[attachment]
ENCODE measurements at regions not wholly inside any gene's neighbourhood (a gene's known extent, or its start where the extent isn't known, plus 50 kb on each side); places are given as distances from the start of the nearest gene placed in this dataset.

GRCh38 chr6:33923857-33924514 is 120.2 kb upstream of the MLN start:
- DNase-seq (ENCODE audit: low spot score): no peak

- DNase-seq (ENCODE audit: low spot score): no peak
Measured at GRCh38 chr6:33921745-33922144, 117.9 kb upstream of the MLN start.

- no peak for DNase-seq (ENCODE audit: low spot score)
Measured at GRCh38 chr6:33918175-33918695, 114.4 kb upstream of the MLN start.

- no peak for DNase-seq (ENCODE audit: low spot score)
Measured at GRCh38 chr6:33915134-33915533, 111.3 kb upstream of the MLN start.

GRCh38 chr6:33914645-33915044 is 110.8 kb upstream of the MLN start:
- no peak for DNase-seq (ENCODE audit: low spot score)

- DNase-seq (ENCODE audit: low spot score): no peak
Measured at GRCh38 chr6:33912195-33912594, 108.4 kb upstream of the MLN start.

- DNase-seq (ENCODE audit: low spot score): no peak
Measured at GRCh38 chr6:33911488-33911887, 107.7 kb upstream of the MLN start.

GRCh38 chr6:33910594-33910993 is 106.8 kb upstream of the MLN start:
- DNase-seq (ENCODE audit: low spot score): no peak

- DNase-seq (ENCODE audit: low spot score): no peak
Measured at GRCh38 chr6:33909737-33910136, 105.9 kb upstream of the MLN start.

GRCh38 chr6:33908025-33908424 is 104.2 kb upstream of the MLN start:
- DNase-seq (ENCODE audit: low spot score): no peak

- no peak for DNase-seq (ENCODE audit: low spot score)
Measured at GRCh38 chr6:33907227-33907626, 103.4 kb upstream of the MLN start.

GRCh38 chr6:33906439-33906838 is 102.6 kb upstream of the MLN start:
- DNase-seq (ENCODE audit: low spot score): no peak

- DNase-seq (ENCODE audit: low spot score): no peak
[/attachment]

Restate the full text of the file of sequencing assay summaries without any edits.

ENCODE measurements at regions not wholly inside any gene's neighbourhood (a gene's known extent, or its start where the extent isn't known, plus 50 kb on each side); places are given as distances from the start of the nearest gene placed in this dataset.

GRCh38 chr6:33923857-33924514 is 120.2 kb upstream of the MLN start:
- DNase-seq (ENCODE audit: low spot score): no peak

- DNase-seq (ENCODE audit: low spot score): no peak
Measured at GRCh38 chr6:33921745-33922144, 117.9 kb upstream of the MLN start.

- no peak for DNase-seq (ENCODE audit: low spot score)
Measured at GRCh38 chr6:33918175-33918695, 114.4 kb upstream of the MLN start.

- no peak for DNase-seq (ENCODE audit: low spot score)
Measured at GRCh38 chr6:33915134-33915533, 111.3 kb upstream of the MLN start.

GRCh38 chr6:33914645-33915044 is 110.8 kb upstream of the MLN start:
- no peak for DNase-seq (ENCODE audit: low spot score)

- DNase-seq (ENCODE audit: low spot score): no peak
Measured at GRCh38 chr6:33912195-33912594, 108.4 kb upstream of the MLN start.

- DNase-seq (ENCODE audit: low spot score): no peak
Measured at GRCh38 chr6:33911488-33911887, 107.7 kb upstream of the MLN start.

GRCh38 chr6:33910594-33910993 is 106.8 kb upstream of the MLN start:
- DNase-seq (ENCODE audit: low spot score): no peak

- DNase-seq (ENCODE audit: low spot score): no peak
Measured at GRCh38 chr6:33909737-33910136, 105.9 kb upstream of the MLN start.

GRCh38 chr6:33908025-33908424 is 104.2 kb upstream of the MLN start:
- DNase-seq (ENCODE audit: low spot score): no peak

- no peak for DNase-seq (ENCODE audit: low spot score)
Measured at GRCh38 chr6:33907227-33907626, 103.4 kb upstream of the MLN start.

GRCh38 chr6:33906439-33906838 is 102.6 kb upstream of the MLN start:
- DNase-seq (ENCODE audit: low spot score): no peak

- DNase-seq (ENCODE audit: low spot score): no peak